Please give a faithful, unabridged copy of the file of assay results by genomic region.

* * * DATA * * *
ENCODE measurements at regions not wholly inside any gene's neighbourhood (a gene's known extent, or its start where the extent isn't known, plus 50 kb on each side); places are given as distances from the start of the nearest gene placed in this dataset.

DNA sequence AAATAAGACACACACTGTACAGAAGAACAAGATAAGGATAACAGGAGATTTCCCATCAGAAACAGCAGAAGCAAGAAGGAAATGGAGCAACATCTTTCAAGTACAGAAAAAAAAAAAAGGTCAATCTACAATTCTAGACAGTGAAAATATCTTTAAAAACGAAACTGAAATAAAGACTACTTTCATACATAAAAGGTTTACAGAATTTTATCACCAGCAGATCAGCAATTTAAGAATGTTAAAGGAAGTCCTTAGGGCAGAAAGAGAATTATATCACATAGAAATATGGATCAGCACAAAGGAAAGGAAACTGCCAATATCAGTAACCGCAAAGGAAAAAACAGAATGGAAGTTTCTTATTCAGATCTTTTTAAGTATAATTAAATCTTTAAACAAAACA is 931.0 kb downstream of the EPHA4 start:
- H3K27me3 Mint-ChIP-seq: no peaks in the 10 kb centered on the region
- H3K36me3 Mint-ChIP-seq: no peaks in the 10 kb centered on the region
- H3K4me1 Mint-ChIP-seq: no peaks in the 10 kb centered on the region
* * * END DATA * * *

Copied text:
ENCODE measurements at regions not wholly inside any gene's neighbourhood (a gene's known extent, or its start where the extent isn't known, plus 50 kb on each side); places are given as distances from the start of the nearest gene placed in this dataset.

DNA sequence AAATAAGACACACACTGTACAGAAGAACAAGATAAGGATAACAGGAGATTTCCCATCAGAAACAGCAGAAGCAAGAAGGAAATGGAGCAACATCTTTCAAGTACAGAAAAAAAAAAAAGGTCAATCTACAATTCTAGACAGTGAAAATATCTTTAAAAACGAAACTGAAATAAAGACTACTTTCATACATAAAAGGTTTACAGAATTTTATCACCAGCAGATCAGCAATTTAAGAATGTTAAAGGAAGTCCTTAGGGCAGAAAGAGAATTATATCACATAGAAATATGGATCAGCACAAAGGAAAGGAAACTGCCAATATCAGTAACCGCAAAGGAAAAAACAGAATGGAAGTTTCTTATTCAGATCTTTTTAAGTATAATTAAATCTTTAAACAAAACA is 931.0 kb downstream of the EPHA4 start:
- H3K27me3 Mint-ChIP-seq: no peaks in the 10 kb centered on the region
- H3K36me3 Mint-ChIP-seq: no peaks in the 10 kb centered on the region
- H3K4me1 Mint-ChIP-seq: no peaks in the 10 kb centered on the region